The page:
By mid-2019, the Washington Department of Fish and Wildlife will have paid a consultant up to $1.6 million over four years to help it reconcile conflicting views on wolves, according to the consultant’s contract.
Francine Madden, who has led meetings of the department’s Wolf Advisory Group since 2015, has signed a two-year, $425,000 extension, adding to the nearly $1.2 million in her previous contract.
WDFW wolf policy coordinator Donny Martorello said the department will continue to lean on Madden to forge agreements among interest groups and to train department employees to resolve conflicts.
Under Madden’s guidance, the advisory group for two straight grazing seasons has agreed on a policy related to protecting livestock and culling wolfpacks. “We’ve seen cohesion on one of the most challenging aspects of wolf management,” Martorello said.
WDFW hired Madden, founder of Human-Wildlife Conflict Collaboration, three years ago to assess the social conflict over Washington’s growing wolf population. She subsequently was hired to lead the Wolf Advisory Group. The department said it needed the expertise of a neutral facilitator to have any hopes of having the group agree on policies.
Her job, according to the new contract, is to bring about a “social system alignment to support and improve the likelihood of long-term capacity, empowerment and effective decision-making around wolf conservation and management.”
She is paid $400 a hour to consult by phone and $8,000 a day to lead meetings in person. The contract also includes travel expenses.
The Cattle Producers of Washington, whose members include ranchers directly affected by the return of wolves, withdrew from the Wolf Advisory Group in 2015. The organization has no interest in rejoining, Cattle Producers President Scott Nielsen said Tuesday.
WDFW has used the advisory group to avoid taking responsibility for managing wolves, he said.
“Our position has been and still is that wolves should be managed scientifically, not socially. I view the (advisory group) as social management, and I don’t think anybody disagrees with that,” Nielsen said. “The best thing for us is to not be there.”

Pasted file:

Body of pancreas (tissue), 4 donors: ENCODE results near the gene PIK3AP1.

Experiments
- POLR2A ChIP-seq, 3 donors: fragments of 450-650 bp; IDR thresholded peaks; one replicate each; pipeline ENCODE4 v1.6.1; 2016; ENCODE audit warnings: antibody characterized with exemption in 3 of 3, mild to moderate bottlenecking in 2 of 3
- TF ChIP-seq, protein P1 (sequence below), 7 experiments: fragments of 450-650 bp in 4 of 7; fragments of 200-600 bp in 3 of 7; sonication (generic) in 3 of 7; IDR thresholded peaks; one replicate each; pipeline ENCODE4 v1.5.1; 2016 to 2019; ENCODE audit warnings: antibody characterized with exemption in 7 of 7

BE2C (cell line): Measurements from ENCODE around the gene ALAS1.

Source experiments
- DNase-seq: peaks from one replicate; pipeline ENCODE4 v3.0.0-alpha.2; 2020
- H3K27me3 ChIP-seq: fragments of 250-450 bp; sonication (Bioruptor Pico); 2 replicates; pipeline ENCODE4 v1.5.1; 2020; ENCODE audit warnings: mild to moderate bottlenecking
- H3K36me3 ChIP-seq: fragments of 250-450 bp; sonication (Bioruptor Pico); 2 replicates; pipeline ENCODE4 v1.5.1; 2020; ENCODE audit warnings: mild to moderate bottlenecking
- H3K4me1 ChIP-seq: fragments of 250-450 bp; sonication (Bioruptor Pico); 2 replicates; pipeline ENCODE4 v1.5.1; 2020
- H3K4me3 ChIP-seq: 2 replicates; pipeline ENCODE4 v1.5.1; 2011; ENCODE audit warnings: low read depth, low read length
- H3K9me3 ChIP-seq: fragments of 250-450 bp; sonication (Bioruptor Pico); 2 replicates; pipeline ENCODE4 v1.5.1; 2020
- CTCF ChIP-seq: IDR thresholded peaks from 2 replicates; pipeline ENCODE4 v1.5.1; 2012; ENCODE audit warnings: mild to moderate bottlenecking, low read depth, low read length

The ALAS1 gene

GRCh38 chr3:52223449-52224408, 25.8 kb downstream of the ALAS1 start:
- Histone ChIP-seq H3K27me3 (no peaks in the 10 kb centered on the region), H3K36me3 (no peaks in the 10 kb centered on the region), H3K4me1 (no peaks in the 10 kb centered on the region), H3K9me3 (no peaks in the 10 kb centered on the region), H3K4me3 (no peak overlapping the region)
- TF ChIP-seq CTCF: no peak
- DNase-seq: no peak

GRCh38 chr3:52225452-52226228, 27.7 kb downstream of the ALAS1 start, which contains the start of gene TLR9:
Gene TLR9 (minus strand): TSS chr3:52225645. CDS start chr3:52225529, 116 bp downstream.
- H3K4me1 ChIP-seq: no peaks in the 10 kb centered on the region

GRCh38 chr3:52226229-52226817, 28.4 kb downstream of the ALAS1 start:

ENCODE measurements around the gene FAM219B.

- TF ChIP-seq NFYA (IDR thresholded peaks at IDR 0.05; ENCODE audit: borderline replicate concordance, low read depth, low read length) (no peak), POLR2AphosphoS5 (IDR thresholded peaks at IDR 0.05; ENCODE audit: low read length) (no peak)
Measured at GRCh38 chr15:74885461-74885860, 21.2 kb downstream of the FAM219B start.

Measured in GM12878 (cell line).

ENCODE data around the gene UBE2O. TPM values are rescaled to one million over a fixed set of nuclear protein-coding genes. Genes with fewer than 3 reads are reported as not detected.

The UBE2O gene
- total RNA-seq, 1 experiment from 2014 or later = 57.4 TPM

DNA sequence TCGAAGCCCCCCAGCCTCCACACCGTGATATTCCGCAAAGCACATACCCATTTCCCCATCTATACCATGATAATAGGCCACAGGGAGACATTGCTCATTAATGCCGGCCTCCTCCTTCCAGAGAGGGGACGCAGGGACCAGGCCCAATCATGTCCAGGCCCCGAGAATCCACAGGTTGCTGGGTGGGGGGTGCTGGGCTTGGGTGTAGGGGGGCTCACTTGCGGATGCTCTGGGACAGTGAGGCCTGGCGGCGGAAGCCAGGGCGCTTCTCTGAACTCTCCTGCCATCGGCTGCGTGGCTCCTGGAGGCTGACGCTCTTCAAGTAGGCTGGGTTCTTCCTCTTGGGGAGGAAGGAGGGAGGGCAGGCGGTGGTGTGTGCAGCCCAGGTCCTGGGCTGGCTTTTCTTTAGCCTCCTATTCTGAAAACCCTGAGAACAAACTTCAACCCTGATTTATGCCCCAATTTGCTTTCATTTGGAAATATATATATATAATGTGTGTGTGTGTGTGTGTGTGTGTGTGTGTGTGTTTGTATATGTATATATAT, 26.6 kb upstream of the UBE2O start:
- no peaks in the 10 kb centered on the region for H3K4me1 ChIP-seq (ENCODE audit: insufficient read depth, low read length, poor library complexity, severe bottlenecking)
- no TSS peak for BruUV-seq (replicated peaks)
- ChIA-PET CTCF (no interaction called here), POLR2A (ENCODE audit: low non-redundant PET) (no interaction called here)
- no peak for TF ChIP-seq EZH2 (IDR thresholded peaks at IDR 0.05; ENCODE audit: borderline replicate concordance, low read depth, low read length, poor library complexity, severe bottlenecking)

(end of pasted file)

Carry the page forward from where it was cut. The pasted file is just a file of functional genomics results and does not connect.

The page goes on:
Efforts to reach Madden for this story were not successful.
Madden has won support from state Rep. Joel Kretz, R-Wauconda. Kretz, whose district includes most of the state’s wolves, said that before Madden the Wolf Advisory Group’s policies were strongly tilted toward urban viewpoints.
“And we got out of it a really bad wolf plan,” he said. “The only progress I’ve seen with the (advisory group) has been since she’s been on it.
“I think she’s been real effective,” Kretz said. “When you look at Francine and the cost (of her services), what’s the cost of what we’ve been doing? What’s the cost for the ranchers?”
Before Madden, Wolf Advisory Group meetings were contentious, said group member Diane Gallegos, executive director of Wolf Haven International, a wolf sanctuary in Tenino.
“We didn’t have the expertise that Francine brings to communicate with each other,” Gallegos said. “ We needed the neutral person to break down the walls and make us human beings again.
“I am so grateful that the department acknowledged that it needed help with this,” Gallegos said.
Several environmental groups are represented on the advisory group. Two that are not, the Center for Biological Diversity and Cascadia Wildlands, are suing WDFW. The lawsuit claims the advisory group has provided “political cover” for killing wolves without proper scientific review or public comment. The suit is pending in Thurston County Superior Court.